Selling at Farmers Markets During a Pandemic: Our Experience

2020. What a strange time to be alive! Everyone knows the details by now (mainstream media continues to talk about all things Covid-19 24/7), but I wanted to share a quick bit about how we managed to move through our self-isolation and into a place where we were comfortable interacting with the general public while selling at local farmers markets.

Back in March life was still pretty normal and the main concern on the homestead was that maple syrup season was coming to an end! Little did we know what was ahead!

At the end of March we could see the writing on the wall; the virus was going to hit the US hard and we did our best to prepare. K already works from home so that helped, but I worked in a manufacturing plant with limited work-from-home infrastructure. I did what I could working from home, but after only a week of that I was furloughed with no definitive return date. After getting over the initial anxiety of potentially losing my job, I began to realize that this was a great opportunity to keep our family safe and isolate as much as possible in the heat of the virus!

From the end of March until the middle of June I had only been in 2 buildings that weren’t our own home.

We isolated with the best of them! From the end of March until the middle of June I had only been in 2 buildings that weren’t our own home. Staying free of the virus kept options open for child care if and when I returned to work so it was imperative to always be cautious which is where interacting with the public becomes quite tricky! You see, all of that maple syrup that we made this year normally is pretty easy to sell as we have lots of friends from up and down the east coast that love to support our project. All of the events that we could have seen everyone were cancelled and we weren’t going to them by choice anyway so we were sitting on about 20 gallons of syrup with no retail outlet. Cue the Enfield Regional Farmers Market.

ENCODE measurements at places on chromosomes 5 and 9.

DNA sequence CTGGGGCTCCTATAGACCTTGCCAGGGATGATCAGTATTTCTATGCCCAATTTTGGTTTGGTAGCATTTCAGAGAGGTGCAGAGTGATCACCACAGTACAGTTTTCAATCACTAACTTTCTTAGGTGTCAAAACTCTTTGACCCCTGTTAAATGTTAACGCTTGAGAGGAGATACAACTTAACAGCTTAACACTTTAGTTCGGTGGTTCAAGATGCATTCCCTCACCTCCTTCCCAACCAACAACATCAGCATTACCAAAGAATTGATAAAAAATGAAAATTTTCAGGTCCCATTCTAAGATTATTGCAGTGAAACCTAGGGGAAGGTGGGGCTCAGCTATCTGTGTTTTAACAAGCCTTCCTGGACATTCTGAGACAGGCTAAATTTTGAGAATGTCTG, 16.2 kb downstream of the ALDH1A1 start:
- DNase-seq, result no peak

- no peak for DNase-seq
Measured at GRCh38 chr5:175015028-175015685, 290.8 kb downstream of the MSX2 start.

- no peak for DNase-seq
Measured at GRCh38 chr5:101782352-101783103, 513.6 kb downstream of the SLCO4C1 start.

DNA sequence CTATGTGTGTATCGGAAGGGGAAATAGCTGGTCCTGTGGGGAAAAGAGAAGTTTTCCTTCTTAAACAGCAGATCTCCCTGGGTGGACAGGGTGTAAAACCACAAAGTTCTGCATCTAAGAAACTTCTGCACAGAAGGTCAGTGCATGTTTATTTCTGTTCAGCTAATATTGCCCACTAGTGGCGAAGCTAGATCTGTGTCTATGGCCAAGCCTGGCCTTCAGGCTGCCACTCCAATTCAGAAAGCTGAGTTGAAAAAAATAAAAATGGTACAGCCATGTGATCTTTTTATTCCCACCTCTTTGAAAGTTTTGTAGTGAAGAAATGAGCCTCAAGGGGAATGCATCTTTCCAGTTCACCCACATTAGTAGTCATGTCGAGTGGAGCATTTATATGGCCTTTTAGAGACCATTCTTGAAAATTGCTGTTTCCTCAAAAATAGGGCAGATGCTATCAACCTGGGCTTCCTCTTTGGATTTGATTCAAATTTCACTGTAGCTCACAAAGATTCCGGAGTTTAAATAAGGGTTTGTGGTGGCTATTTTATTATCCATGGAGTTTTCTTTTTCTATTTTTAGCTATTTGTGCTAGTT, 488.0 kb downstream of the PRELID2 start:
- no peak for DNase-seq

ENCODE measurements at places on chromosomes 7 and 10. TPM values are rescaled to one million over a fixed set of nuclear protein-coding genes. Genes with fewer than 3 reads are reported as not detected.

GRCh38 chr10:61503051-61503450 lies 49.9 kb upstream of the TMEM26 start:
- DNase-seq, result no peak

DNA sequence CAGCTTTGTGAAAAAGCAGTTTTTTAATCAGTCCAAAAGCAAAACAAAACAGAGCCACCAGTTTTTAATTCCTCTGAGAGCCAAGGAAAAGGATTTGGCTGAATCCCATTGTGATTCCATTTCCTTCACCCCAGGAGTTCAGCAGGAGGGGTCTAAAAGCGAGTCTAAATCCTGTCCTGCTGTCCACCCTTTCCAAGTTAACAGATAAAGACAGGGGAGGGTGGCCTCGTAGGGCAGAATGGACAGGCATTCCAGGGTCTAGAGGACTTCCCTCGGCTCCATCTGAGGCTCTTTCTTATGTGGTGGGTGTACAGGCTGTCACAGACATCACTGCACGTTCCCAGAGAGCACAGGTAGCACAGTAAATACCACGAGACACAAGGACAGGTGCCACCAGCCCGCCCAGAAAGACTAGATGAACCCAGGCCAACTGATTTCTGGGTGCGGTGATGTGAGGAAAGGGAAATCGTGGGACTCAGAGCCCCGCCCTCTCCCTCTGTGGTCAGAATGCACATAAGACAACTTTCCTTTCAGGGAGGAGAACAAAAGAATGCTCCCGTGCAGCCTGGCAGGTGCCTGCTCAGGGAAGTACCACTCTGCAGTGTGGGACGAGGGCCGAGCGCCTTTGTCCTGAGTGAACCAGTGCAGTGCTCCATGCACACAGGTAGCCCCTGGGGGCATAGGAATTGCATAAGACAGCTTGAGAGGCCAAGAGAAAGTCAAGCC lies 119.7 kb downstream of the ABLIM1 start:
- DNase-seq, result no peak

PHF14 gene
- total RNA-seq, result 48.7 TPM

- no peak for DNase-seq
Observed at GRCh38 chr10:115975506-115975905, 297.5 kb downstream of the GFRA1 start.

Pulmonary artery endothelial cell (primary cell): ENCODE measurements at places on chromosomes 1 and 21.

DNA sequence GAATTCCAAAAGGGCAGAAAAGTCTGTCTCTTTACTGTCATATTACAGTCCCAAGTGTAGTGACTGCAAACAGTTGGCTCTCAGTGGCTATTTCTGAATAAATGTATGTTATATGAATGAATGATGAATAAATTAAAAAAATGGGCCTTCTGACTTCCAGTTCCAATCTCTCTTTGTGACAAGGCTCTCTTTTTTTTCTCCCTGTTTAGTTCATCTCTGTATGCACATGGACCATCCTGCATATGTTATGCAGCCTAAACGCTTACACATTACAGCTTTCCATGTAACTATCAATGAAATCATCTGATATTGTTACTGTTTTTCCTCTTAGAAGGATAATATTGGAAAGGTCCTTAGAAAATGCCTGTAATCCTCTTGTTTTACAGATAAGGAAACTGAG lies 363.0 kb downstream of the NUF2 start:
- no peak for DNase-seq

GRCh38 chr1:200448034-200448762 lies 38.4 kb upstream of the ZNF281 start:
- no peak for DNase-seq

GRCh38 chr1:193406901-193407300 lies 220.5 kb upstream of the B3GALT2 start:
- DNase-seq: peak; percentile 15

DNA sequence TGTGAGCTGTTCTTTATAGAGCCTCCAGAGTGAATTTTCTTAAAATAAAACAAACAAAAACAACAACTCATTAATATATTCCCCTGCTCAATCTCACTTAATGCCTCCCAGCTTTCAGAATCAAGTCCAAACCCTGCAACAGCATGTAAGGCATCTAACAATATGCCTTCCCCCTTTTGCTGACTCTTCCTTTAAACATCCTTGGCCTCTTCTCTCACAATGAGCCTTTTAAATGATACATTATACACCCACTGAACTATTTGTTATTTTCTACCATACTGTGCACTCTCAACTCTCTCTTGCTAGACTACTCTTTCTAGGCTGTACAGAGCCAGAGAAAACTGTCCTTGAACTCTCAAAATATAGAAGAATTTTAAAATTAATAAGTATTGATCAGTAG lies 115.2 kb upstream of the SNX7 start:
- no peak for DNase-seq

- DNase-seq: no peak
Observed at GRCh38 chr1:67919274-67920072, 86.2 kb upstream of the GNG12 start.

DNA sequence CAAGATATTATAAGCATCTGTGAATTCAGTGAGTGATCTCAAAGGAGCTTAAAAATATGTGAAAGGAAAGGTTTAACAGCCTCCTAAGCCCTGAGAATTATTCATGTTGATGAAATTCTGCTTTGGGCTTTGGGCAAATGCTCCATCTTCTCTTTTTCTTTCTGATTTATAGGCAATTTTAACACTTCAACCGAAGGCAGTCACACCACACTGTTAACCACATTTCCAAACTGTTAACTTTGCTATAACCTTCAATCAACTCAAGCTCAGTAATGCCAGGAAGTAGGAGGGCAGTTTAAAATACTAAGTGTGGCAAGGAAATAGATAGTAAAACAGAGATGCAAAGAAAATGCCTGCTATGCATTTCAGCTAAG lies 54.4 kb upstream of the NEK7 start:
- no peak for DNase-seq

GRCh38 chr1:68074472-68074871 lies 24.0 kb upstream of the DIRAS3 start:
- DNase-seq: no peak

We got lots of projects knocked off of the list during my furlough including building the ducks a brand new pond!

It was now mid-August; I had gotten the call that I was to return to work in the office. For better or worse, our isolation was over and we were exposed to more people everyday. As much as we weren’t happy about it, being back out in the world showed us that most people do respect “social distancing” and mask wearing so when we heard about the farmers market in Enfield moving from its traditional weekday schedule to being held on Sundays we decided to go check it out.

First thing we did was go to the market as customers. We wanted to see how the crowds were managed and if we felt comfortable in the scenario. The market is held on the town green so there was plenty of space and at no point were there crowds of people. That trip gave us the courage to sign up to be a vendor and we began a mad dash to get things ready in less than a week!